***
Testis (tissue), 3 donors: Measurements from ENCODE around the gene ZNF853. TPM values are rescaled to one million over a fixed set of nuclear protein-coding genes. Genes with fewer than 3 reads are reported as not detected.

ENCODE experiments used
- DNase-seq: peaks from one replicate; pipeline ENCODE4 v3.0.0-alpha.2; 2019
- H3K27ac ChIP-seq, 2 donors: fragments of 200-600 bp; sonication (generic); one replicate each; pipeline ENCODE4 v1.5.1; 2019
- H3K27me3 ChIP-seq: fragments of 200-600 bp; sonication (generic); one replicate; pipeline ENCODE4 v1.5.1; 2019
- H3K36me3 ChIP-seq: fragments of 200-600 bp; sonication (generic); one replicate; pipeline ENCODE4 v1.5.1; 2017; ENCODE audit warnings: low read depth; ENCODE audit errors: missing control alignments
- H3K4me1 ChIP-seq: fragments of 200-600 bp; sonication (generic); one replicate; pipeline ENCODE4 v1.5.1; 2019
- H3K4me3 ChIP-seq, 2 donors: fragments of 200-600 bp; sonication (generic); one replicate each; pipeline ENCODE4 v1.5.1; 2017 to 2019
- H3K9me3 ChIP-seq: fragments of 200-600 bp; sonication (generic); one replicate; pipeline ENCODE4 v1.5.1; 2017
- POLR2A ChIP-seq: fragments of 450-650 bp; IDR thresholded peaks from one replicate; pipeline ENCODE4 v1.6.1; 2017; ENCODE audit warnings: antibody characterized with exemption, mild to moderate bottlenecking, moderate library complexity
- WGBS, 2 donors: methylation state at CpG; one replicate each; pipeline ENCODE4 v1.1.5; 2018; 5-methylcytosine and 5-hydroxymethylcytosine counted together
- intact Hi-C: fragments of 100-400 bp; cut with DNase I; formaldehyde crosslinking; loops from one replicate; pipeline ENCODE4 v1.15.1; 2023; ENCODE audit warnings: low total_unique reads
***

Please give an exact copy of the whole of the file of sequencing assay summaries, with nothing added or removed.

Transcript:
Testis (tissue), 3 donors: Measurements from ENCODE around the gene ZNF853. TPM values are rescaled to one million over a fixed set of nuclear protein-coding genes. Genes with fewer than 3 reads are reported as not detected.

ENCODE experiments used
- DNase-seq: peaks from one replicate; pipeline ENCODE4 v3.0.0-alpha.2; 2019
- H3K27ac ChIP-seq, 2 donors: fragments of 200-600 bp; sonication (generic); one replicate each; pipeline ENCODE4 v1.5.1; 2019
- H3K27me3 ChIP-seq: fragments of 200-600 bp; sonication (generic); one replicate; pipeline ENCODE4 v1.5.1; 2019
- H3K36me3 ChIP-seq: fragments of 200-600 bp; sonication (generic); one replicate; pipeline ENCODE4 v1.5.1; 2017; ENCODE audit warnings: low read depth; ENCODE audit errors: missing control alignments
- H3K4me1 ChIP-seq: fragments of 200-600 bp; sonication (generic); one replicate; pipeline ENCODE4 v1.5.1; 2019
- H3K4me3 ChIP-seq, 2 donors: fragments of 200-600 bp; sonication (generic); one replicate each; pipeline ENCODE4 v1.5.1; 2017 to 2019
- H3K9me3 ChIP-seq: fragments of 200-600 bp; sonication (generic); one replicate; pipeline ENCODE4 v1.5.1; 2017
- POLR2A ChIP-seq: fragments of 450-650 bp; IDR thresholded peaks from one replicate; pipeline ENCODE4 v1.6.1; 2017; ENCODE audit warnings: antibody characterized with exemption, mild to moderate bottlenecking, moderate library complexity
- WGBS, 2 donors: methylation state at CpG; one replicate each; pipeline ENCODE4 v1.1.5; 2018; 5-methylcytosine and 5-hydroxymethylcytosine counted together
- intact Hi-C: fragments of 100-400 bp; cut with DNase I; formaldehyde crosslinking; loops from one replicate; pipeline ENCODE4 v1.15.1; 2023; ENCODE audit warnings: low total_unique reads